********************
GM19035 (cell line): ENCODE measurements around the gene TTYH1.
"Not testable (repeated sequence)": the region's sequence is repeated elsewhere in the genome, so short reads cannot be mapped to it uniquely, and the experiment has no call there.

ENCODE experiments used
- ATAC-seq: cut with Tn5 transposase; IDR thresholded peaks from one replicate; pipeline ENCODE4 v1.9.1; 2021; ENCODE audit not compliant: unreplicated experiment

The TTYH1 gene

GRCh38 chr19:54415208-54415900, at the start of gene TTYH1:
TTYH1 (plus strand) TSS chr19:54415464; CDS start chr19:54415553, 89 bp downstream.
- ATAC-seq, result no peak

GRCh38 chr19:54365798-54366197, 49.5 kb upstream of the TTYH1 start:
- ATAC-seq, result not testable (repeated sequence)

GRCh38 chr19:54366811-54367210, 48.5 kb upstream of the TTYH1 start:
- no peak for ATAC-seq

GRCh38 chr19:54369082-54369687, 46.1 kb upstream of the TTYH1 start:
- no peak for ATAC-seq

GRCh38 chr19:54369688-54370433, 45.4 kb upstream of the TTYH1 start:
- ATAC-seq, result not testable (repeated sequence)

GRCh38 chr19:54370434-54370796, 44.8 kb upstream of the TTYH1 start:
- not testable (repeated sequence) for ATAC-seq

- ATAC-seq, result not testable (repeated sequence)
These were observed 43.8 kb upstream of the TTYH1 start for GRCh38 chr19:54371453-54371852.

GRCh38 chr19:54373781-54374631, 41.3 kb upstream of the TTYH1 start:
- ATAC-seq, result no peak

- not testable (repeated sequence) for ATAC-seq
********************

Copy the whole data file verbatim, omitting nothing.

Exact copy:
GM19035 (cell line): ENCODE measurements around the gene TTYH1.
"Not testable (repeated sequence)": the region's sequence is repeated elsewhere in the genome, so short reads cannot be mapped to it uniquely, and the experiment has no call there.

ENCODE experiments used
- ATAC-seq: cut with Tn5 transposase; IDR thresholded peaks from one replicate; pipeline ENCODE4 v1.9.1; 2021; ENCODE audit not compliant: unreplicated experiment

The TTYH1 gene

GRCh38 chr19:54415208-54415900, at the start of gene TTYH1:
TTYH1 (plus strand) TSS chr19:54415464; CDS start chr19:54415553, 89 bp downstream.
- ATAC-seq, result no peak

GRCh38 chr19:54365798-54366197, 49.5 kb upstream of the TTYH1 start:
- ATAC-seq, result not testable (repeated sequence)

GRCh38 chr19:54366811-54367210, 48.5 kb upstream of the TTYH1 start:
- no peak for ATAC-seq

GRCh38 chr19:54369082-54369687, 46.1 kb upstream of the TTYH1 start:
- no peak for ATAC-seq

GRCh38 chr19:54369688-54370433, 45.4 kb upstream of the TTYH1 start:
- ATAC-seq, result not testable (repeated sequence)

GRCh38 chr19:54370434-54370796, 44.8 kb upstream of the TTYH1 start:
- not testable (repeated sequence) for ATAC-seq

- ATAC-seq, result not testable (repeated sequence)
These were observed 43.8 kb upstream of the TTYH1 start for GRCh38 chr19:54371453-54371852.

GRCh38 chr19:54373781-54374631, 41.3 kb upstream of the TTYH1 start:
- ATAC-seq, result no peak

- not testable (repeated sequence) for ATAC-seq